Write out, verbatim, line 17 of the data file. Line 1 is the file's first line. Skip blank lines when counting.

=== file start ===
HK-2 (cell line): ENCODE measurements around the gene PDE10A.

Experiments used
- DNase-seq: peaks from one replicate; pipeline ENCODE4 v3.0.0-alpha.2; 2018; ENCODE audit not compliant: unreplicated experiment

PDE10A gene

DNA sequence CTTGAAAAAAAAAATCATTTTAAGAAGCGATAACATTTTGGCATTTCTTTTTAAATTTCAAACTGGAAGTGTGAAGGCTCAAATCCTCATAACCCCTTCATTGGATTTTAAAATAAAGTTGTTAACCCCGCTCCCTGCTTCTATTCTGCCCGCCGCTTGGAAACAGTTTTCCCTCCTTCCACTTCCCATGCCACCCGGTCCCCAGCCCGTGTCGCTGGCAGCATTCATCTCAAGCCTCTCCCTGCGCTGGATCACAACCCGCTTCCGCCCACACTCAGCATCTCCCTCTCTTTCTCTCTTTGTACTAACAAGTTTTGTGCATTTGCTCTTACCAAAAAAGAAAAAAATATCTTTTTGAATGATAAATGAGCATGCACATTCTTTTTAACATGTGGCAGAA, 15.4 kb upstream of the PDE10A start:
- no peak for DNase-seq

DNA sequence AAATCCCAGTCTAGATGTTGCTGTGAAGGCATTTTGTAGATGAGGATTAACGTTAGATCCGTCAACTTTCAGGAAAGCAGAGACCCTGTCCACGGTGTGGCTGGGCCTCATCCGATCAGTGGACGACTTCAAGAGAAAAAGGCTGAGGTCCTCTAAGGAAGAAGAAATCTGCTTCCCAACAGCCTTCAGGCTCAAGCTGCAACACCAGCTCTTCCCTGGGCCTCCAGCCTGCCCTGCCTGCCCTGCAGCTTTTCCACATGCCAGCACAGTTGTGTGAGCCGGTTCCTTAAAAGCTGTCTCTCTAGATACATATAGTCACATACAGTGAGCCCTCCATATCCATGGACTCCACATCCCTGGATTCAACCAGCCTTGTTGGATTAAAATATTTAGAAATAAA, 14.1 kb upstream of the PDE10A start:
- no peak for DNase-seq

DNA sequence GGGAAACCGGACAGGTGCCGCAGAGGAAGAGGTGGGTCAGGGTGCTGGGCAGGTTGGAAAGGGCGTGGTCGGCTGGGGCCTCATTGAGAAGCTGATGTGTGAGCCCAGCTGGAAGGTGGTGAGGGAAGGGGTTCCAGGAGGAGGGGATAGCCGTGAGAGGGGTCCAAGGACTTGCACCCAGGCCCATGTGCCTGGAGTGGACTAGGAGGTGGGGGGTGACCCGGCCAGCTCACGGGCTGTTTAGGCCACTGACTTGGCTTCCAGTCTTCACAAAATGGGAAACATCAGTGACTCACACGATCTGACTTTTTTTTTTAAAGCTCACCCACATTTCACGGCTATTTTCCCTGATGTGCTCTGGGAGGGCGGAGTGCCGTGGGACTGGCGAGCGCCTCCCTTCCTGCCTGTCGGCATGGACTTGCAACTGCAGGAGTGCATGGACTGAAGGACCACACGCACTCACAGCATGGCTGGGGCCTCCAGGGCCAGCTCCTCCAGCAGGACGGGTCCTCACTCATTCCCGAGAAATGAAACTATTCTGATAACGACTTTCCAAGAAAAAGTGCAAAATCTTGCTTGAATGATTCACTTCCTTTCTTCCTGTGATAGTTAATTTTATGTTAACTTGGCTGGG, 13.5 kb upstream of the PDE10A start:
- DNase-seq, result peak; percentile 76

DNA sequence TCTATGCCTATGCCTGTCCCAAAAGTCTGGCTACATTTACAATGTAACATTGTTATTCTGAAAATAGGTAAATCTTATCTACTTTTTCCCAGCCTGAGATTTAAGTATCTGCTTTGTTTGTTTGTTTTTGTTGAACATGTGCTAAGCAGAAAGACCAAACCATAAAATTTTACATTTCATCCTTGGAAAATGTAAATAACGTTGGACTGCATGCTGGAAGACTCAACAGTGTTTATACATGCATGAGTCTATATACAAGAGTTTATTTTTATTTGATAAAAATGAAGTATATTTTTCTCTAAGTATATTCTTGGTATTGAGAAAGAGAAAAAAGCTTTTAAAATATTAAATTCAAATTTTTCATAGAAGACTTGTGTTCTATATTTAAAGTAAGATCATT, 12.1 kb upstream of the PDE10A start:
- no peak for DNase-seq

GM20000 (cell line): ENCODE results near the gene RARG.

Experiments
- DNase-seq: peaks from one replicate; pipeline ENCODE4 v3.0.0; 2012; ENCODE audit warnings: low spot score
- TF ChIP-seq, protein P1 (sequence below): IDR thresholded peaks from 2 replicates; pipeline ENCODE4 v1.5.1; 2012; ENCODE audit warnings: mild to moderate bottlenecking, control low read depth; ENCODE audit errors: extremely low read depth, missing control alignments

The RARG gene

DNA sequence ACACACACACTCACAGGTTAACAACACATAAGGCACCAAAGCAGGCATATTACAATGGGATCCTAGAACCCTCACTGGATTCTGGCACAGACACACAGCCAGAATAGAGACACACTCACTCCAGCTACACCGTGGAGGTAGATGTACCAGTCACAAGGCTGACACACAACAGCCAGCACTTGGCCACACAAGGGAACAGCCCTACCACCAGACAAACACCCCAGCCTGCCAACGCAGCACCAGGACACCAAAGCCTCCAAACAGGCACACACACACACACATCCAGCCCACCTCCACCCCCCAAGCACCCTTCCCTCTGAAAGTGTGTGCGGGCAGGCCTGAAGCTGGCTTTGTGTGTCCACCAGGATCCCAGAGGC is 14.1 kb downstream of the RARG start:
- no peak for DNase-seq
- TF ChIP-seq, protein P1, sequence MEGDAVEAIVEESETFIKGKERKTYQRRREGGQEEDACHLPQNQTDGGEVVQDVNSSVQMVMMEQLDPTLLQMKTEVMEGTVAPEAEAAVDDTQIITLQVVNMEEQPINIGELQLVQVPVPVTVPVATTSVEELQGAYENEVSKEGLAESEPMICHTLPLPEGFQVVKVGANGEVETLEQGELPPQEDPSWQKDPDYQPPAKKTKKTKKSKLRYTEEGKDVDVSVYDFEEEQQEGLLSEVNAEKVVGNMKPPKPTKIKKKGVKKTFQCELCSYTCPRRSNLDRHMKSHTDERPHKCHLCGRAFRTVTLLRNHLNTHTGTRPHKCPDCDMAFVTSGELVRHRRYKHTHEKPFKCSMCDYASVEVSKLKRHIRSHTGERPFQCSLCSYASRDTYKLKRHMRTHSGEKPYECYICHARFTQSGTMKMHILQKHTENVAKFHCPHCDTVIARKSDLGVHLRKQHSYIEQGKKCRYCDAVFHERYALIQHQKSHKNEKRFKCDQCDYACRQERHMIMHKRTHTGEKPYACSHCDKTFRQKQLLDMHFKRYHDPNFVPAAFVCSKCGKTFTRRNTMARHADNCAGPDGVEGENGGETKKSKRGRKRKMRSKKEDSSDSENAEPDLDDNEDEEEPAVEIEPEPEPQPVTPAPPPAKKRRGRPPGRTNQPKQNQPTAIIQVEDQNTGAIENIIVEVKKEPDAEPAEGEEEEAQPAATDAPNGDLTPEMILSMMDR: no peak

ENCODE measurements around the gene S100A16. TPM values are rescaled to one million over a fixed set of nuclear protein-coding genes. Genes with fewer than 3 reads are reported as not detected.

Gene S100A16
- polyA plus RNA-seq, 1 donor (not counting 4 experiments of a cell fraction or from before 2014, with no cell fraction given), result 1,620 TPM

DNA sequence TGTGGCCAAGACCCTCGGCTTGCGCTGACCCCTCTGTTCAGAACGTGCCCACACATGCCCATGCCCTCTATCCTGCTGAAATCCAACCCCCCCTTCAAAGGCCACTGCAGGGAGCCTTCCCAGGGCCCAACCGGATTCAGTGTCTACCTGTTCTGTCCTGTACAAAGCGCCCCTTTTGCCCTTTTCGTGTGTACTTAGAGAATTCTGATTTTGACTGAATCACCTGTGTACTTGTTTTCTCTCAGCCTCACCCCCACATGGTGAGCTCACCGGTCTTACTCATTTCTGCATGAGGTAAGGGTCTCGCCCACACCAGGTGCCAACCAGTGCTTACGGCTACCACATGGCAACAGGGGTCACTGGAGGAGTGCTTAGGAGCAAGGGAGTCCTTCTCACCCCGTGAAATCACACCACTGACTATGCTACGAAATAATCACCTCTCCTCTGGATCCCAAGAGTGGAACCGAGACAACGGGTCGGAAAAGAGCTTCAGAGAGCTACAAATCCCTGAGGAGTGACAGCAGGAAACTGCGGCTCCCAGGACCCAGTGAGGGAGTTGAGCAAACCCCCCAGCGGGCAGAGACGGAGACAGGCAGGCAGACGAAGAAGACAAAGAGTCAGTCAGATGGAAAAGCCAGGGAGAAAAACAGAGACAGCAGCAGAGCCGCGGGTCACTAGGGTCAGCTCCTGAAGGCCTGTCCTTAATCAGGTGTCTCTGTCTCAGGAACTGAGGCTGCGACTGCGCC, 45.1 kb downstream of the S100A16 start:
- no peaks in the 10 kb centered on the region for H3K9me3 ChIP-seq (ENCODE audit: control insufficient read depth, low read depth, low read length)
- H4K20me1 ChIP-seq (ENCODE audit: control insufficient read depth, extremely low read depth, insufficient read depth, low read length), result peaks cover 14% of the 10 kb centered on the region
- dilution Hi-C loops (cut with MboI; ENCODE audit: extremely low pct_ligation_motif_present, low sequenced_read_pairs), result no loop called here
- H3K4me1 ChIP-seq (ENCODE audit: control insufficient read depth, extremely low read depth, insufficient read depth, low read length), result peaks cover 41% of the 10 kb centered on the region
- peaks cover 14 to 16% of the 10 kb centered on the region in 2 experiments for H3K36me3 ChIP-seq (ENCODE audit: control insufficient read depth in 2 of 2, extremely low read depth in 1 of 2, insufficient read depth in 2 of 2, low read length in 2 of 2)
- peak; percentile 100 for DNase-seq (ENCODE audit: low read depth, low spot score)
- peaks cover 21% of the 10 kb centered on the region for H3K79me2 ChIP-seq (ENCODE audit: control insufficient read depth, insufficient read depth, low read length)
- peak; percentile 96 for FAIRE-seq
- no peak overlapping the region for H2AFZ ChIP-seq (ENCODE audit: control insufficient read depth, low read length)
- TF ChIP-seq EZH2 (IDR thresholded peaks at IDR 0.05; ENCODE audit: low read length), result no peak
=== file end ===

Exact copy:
The RARG gene